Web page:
The National Endowment for the Humanities (NEH) is accepting applications for their Climate Smart Humanities Organizations program, distributing a total of $6,000,000 of funds to humanities organizations needing to improve conservation practices of materials while also being ecologically-efficient. Humanities organizations interested in this opportunity shall contemplate strategies to their daily operations that help reduce their carbon footprint as a result of climate change.
Between 2017 and 2019, it was proposed that about 56 percent of cultural heritage institutions faced water or moisture-related damages to their collections, with 10 percent being a result of natural disasters. To preserve pieces with historical, cultural, and educational significance, it is necessary to guarantee that institutions housing said pieces can withstand current and future climate-related events. As of recently, only 40 percent of academic museums and 59 percent of municipal museums made plans for climate-related disasters.
As energy costs rise and natural disasters become more frequent, humanities organizations face an enormous task: to anticipate the operational, physical, and financial impacts of climate-related events on their institutions while also reducing their own impact on the environment. Through the Climate Smart program, humanities organizations can undertake activities such as energy audits, risk assessments, and meetings with independent consultants. The resulting climate smart plan helps establish goals and prioritize actions that reduce the organization's impacts on the environment through mitigation and vulnerability from extreme events through adaptation.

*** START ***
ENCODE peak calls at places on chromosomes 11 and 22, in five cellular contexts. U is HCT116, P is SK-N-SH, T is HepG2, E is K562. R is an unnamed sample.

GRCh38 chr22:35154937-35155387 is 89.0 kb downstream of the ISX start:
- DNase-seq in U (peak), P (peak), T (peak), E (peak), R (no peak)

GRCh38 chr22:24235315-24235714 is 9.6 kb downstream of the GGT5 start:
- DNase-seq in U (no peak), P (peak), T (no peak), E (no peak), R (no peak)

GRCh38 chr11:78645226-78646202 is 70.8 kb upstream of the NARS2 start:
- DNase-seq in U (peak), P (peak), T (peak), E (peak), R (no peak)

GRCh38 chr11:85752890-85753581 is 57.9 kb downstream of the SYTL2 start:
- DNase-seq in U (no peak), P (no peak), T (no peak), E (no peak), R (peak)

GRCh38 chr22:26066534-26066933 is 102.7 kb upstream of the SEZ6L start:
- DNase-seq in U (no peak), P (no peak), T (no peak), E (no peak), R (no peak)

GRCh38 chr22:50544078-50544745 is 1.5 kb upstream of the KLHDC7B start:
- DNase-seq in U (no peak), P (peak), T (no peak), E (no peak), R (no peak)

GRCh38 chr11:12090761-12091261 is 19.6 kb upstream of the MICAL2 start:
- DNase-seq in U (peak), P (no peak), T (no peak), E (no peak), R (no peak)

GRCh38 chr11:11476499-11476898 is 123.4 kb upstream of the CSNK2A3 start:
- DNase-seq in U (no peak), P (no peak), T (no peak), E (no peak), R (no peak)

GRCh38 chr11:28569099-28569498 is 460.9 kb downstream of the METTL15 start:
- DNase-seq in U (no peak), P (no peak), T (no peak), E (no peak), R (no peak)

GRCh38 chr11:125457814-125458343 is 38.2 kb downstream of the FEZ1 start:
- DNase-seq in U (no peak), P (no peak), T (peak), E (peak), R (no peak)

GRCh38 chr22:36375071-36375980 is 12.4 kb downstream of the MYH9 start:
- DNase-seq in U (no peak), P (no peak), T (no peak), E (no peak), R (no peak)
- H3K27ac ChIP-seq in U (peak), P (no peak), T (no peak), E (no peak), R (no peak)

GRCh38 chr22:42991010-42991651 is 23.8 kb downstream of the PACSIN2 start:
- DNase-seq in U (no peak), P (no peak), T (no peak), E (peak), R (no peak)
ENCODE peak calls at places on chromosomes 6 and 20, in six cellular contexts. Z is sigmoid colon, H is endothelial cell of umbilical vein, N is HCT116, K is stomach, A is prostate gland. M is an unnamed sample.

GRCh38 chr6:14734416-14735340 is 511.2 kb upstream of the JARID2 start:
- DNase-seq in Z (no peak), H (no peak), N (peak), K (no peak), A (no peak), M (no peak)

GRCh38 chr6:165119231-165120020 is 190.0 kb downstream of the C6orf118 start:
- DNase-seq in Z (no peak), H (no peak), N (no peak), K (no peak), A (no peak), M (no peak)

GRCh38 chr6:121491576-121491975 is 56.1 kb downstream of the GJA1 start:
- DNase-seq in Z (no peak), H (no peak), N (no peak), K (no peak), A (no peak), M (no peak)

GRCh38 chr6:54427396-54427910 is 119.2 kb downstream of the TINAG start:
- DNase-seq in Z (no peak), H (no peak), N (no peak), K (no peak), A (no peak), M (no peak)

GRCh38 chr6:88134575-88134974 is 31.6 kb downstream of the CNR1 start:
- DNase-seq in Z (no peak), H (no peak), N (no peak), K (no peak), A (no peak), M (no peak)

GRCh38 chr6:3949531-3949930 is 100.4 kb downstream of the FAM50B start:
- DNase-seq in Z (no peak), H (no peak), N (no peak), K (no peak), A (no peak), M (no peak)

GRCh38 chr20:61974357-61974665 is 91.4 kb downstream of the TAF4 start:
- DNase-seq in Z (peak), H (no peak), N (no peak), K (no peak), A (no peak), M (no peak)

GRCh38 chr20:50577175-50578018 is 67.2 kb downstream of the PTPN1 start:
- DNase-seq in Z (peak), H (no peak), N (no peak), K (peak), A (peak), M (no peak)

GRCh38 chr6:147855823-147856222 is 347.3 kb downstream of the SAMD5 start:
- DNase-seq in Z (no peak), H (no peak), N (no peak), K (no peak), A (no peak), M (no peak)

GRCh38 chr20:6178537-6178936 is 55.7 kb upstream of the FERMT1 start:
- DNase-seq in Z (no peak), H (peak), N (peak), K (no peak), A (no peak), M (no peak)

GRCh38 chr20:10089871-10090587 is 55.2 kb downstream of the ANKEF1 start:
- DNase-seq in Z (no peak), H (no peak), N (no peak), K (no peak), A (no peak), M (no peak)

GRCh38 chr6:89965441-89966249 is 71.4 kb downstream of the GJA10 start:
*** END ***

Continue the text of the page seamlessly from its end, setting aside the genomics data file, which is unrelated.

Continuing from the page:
Eligible institutions include Historical sites, archives, libraries, museums, and both public and private colleges and universities. Consortiums containing multiple humanities organizations are also encouraged to apply.
Humanities organizations interested in improving their infrastructure and readying their facilities to protect historical, cultural, and educational artifacts should contact USFCR’s grant team for further assistance. USFCR’s team offers full service Grant Consulting, Writing, and Application Review and Submission services to tailor to your organization’s specific needs.
The Grant Writing Team is now accepting potential applicants for the NEH’s Climate Smart Humanities Organizations program through August 10th, 2023.
Don't miss out on the funding that could elevate your project to the next level!
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1. Louisiana State University. (2023, January 05). How Climate Change is Impacting Galleries, Libraries, Archives and Museums. Retrieved from https://www.lsu.edu/mediacenter/news/2023/01/climate-change-impacts-museums-galleries.php
2. Dressel, J., & Sweeney, L. (2023, March 16). How Have Art Museums Been Impacted by Climate Change